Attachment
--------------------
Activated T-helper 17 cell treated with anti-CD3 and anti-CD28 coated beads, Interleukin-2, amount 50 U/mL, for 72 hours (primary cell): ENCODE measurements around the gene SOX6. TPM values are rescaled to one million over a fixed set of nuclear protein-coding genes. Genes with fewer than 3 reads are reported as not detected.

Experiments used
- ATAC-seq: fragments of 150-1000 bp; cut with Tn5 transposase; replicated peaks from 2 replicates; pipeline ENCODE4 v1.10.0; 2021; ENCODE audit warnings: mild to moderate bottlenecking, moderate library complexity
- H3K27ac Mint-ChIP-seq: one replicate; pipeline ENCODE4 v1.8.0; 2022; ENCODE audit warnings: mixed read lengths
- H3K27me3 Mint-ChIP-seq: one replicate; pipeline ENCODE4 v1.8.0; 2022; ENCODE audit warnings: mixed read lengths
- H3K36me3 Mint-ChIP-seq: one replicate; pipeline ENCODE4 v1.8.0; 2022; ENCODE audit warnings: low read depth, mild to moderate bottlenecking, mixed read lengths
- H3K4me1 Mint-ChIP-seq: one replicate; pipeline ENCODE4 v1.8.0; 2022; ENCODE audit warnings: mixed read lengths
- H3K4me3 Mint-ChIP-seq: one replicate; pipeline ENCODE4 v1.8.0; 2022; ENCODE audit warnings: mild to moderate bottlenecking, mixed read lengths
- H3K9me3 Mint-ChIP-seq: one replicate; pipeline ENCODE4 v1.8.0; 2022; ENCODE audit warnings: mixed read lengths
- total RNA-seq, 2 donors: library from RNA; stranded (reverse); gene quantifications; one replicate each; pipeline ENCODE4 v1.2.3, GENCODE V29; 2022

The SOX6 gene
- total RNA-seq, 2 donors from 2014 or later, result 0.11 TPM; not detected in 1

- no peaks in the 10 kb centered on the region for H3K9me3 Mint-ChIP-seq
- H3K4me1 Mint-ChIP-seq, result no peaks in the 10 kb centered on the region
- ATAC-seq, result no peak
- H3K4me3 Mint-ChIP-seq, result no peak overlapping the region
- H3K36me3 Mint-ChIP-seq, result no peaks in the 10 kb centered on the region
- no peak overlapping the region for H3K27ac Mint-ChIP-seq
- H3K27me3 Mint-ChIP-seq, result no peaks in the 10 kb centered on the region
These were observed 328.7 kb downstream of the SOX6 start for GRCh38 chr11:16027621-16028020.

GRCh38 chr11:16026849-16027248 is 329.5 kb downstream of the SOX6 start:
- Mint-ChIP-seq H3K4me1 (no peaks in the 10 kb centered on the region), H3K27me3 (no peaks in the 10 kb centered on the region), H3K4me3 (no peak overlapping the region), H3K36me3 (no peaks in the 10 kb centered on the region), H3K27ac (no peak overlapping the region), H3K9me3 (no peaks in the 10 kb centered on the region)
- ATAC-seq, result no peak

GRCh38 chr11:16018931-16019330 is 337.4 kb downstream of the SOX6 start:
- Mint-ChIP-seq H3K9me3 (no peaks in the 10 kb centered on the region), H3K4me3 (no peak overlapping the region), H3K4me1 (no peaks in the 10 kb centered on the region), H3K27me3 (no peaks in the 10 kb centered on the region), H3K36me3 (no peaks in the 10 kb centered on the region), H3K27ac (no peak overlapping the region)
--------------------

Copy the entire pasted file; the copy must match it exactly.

Activated T-helper 17 cell treated with anti-CD3 and anti-CD28 coated beads, Interleukin-2, amount 50 U/mL, for 72 hours (primary cell): ENCODE measurements around the gene SOX6. TPM values are rescaled to one million over a fixed set of nuclear protein-coding genes. Genes with fewer than 3 reads are reported as not detected.

Experiments used
- ATAC-seq: fragments of 150-1000 bp; cut with Tn5 transposase; replicated peaks from 2 replicates; pipeline ENCODE4 v1.10.0; 2021; ENCODE audit warnings: mild to moderate bottlenecking, moderate library complexity
- H3K27ac Mint-ChIP-seq: one replicate; pipeline ENCODE4 v1.8.0; 2022; ENCODE audit warnings: mixed read lengths
- H3K27me3 Mint-ChIP-seq: one replicate; pipeline ENCODE4 v1.8.0; 2022; ENCODE audit warnings: mixed read lengths
- H3K36me3 Mint-ChIP-seq: one replicate; pipeline ENCODE4 v1.8.0; 2022; ENCODE audit warnings: low read depth, mild to moderate bottlenecking, mixed read lengths
- H3K4me1 Mint-ChIP-seq: one replicate; pipeline ENCODE4 v1.8.0; 2022; ENCODE audit warnings: mixed read lengths
- H3K4me3 Mint-ChIP-seq: one replicate; pipeline ENCODE4 v1.8.0; 2022; ENCODE audit warnings: mild to moderate bottlenecking, mixed read lengths
- H3K9me3 Mint-ChIP-seq: one replicate; pipeline ENCODE4 v1.8.0; 2022; ENCODE audit warnings: mixed read lengths
- total RNA-seq, 2 donors: library from RNA; stranded (reverse); gene quantifications; one replicate each; pipeline ENCODE4 v1.2.3, GENCODE V29; 2022

The SOX6 gene
- total RNA-seq, 2 donors from 2014 or later, result 0.11 TPM; not detected in 1

- no peaks in the 10 kb centered on the region for H3K9me3 Mint-ChIP-seq
- H3K4me1 Mint-ChIP-seq, result no peaks in the 10 kb centered on the region
- ATAC-seq, result no peak
- H3K4me3 Mint-ChIP-seq, result no peak overlapping the region
- H3K36me3 Mint-ChIP-seq, result no peaks in the 10 kb centered on the region
- no peak overlapping the region for H3K27ac Mint-ChIP-seq
- H3K27me3 Mint-ChIP-seq, result no peaks in the 10 kb centered on the region
These were observed 328.7 kb downstream of the SOX6 start for GRCh38 chr11:16027621-16028020.

GRCh38 chr11:16026849-16027248 is 329.5 kb downstream of the SOX6 start:
- Mint-ChIP-seq H3K4me1 (no peaks in the 10 kb centered on the region), H3K27me3 (no peaks in the 10 kb centered on the region), H3K4me3 (no peak overlapping the region), H3K36me3 (no peaks in the 10 kb centered on the region), H3K27ac (no peak overlapping the region), H3K9me3 (no peaks in the 10 kb centered on the region)
- ATAC-seq, result no peak

GRCh38 chr11:16018931-16019330 is 337.4 kb downstream of the SOX6 start:
- Mint-ChIP-seq H3K9me3 (no peaks in the 10 kb centered on the region), H3K4me3 (no peak overlapping the region), H3K4me1 (no peaks in the 10 kb centered on the region), H3K27me3 (no peaks in the 10 kb centered on the region), H3K36me3 (no peaks in the 10 kb centered on the region), H3K27ac (no peak overlapping the region)